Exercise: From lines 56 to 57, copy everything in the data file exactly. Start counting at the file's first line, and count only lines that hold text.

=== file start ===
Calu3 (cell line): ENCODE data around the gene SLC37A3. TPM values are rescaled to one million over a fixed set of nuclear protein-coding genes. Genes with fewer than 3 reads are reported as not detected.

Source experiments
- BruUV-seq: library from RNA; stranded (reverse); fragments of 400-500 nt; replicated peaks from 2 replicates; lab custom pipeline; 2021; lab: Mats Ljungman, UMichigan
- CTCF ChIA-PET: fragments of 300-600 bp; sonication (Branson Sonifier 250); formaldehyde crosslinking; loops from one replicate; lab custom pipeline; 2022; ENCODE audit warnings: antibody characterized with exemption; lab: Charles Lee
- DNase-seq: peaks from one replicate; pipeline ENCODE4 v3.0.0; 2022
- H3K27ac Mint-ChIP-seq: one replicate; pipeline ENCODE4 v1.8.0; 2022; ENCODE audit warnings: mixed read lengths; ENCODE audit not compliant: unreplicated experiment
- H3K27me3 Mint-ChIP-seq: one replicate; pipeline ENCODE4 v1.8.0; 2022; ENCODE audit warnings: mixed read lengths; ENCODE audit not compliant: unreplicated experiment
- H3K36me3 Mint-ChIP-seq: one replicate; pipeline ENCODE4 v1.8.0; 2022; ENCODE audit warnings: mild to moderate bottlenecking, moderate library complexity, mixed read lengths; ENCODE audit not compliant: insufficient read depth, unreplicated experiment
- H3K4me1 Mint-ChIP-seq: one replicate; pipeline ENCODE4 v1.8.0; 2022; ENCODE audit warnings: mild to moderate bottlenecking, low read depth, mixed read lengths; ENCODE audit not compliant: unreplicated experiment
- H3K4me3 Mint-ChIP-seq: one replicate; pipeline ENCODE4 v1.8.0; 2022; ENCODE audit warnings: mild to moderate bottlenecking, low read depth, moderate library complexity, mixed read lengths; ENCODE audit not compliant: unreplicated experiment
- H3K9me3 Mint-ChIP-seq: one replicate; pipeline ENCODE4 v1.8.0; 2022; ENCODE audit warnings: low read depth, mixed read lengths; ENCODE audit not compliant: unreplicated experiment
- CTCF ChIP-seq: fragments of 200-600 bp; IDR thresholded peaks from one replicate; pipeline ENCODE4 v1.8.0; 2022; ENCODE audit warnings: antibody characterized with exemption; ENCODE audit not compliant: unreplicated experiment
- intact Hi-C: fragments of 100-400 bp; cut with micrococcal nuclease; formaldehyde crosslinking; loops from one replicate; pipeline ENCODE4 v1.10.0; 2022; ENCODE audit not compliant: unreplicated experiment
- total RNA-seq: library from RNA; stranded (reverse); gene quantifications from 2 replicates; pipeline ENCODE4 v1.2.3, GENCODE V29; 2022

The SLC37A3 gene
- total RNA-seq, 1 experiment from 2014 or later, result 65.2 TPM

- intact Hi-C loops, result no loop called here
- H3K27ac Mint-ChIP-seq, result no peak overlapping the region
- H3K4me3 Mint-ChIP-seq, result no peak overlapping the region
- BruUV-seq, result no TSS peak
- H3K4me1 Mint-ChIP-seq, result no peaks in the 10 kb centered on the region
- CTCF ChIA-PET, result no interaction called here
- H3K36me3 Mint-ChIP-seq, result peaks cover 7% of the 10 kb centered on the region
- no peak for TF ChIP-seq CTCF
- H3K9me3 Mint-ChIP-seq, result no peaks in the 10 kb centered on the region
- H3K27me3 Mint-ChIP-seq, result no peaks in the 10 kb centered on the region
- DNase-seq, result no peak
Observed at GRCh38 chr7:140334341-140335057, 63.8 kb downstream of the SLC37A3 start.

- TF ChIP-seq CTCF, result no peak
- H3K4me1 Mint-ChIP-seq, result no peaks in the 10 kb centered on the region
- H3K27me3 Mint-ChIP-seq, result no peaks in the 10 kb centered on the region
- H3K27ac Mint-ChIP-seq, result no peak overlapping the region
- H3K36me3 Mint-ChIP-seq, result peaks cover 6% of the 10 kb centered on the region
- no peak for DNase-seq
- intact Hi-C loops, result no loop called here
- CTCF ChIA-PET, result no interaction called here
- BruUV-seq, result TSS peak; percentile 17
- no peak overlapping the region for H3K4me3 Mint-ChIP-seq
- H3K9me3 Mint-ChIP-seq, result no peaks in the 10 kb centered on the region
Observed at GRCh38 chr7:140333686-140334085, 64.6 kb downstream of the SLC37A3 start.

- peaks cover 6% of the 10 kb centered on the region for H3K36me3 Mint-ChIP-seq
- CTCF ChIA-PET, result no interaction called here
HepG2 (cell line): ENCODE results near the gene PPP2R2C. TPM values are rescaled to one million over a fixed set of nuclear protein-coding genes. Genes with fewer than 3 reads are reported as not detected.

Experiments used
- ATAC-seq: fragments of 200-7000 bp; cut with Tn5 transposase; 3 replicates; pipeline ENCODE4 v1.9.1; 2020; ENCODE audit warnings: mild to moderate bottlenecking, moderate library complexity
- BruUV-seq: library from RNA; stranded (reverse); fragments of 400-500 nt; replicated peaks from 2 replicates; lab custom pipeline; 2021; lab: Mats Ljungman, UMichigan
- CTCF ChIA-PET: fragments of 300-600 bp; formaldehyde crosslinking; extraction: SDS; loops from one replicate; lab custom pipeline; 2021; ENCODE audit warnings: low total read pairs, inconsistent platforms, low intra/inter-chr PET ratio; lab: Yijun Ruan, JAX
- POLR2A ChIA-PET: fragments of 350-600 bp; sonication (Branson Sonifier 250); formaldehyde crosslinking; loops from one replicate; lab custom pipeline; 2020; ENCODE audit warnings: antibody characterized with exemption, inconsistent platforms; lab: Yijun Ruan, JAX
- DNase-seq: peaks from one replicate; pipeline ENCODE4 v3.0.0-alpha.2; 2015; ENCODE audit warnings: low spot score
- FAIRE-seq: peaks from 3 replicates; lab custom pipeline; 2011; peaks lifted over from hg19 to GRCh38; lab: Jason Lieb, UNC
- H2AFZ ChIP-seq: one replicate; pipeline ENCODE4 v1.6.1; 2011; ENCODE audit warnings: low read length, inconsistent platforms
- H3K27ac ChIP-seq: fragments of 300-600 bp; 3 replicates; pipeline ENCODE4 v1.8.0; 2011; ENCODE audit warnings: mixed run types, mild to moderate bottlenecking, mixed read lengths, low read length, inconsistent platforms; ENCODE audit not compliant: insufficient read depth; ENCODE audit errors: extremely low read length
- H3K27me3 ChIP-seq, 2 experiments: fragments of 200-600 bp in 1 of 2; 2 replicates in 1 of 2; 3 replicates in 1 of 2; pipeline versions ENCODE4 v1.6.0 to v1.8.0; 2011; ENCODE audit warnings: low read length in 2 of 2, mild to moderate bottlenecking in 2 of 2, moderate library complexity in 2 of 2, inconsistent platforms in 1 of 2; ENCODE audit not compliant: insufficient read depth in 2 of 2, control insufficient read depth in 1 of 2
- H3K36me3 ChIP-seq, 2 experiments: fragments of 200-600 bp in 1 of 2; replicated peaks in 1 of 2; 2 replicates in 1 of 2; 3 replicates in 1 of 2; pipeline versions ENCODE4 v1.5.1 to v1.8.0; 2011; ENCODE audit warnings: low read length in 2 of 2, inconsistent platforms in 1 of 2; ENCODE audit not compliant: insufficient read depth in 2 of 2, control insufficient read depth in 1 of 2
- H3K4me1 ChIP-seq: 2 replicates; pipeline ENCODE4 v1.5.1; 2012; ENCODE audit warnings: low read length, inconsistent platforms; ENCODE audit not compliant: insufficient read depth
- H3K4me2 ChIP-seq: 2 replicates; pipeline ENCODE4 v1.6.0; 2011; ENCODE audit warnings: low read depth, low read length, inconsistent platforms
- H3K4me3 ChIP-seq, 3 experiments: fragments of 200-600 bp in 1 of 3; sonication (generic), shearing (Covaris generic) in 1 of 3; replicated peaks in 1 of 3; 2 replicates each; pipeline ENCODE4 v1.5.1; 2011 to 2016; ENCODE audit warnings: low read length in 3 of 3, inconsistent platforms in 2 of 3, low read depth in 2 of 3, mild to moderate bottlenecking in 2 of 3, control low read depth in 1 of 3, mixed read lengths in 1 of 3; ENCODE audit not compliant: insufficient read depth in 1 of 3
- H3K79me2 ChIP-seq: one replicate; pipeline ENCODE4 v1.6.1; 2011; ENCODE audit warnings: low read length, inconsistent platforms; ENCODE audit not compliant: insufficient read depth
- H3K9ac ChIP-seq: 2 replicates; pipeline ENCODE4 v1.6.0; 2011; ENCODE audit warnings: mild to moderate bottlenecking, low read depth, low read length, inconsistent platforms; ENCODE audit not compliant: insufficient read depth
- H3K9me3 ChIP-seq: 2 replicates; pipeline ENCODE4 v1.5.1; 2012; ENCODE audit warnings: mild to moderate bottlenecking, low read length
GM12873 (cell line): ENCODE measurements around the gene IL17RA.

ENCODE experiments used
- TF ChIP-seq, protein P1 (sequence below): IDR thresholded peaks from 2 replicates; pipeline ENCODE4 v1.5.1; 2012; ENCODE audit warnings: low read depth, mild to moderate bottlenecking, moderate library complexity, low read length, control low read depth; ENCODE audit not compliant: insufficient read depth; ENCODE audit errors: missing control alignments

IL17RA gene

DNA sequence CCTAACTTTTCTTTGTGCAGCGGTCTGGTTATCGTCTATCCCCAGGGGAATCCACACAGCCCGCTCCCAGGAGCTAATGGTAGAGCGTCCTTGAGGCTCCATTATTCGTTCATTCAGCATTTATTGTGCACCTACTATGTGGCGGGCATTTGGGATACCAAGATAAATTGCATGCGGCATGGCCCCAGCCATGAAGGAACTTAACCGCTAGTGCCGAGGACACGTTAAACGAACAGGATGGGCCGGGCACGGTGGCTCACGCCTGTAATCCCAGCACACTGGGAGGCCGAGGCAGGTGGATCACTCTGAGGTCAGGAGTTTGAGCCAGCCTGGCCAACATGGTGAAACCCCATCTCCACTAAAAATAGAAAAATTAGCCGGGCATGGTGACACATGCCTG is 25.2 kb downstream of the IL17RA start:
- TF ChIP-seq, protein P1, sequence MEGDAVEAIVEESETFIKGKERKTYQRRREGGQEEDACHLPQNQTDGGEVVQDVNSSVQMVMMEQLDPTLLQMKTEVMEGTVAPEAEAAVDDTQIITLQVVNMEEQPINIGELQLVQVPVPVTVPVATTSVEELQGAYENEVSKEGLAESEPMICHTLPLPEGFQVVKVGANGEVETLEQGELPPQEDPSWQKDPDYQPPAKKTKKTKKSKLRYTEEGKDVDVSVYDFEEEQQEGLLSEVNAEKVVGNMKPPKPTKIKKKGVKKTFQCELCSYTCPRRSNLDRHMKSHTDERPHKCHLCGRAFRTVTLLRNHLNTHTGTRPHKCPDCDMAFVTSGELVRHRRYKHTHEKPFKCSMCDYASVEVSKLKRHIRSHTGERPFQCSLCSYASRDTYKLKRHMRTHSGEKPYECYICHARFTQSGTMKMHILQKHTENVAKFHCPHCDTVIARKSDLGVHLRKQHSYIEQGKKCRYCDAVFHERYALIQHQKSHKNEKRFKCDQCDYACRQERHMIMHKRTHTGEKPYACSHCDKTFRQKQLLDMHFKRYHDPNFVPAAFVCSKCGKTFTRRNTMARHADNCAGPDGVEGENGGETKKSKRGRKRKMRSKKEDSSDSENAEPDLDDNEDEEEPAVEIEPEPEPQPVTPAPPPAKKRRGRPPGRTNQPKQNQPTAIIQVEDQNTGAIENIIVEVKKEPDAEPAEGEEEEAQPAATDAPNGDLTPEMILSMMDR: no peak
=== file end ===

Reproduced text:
- H3K4me2 ChIP-seq: 2 replicates; pipeline ENCODE4 v1.6.0; 2011; ENCODE audit warnings: low read depth, low read length, inconsistent platforms
- H3K4me3 ChIP-seq, 3 experiments: fragments of 200-600 bp in 1 of 3; sonication (generic), shearing (Covaris generic) in 1 of 3; replicated peaks in 1 of 3; 2 replicates each; pipeline ENCODE4 v1.5.1; 2011 to 2016; ENCODE audit warnings: low read length in 3 of 3, inconsistent platforms in 2 of 3, low read depth in 2 of 3, mild to moderate bottlenecking in 2 of 3, control low read depth in 1 of 3, mixed read lengths in 1 of 3; ENCODE audit not compliant: insufficient read depth in 1 of 3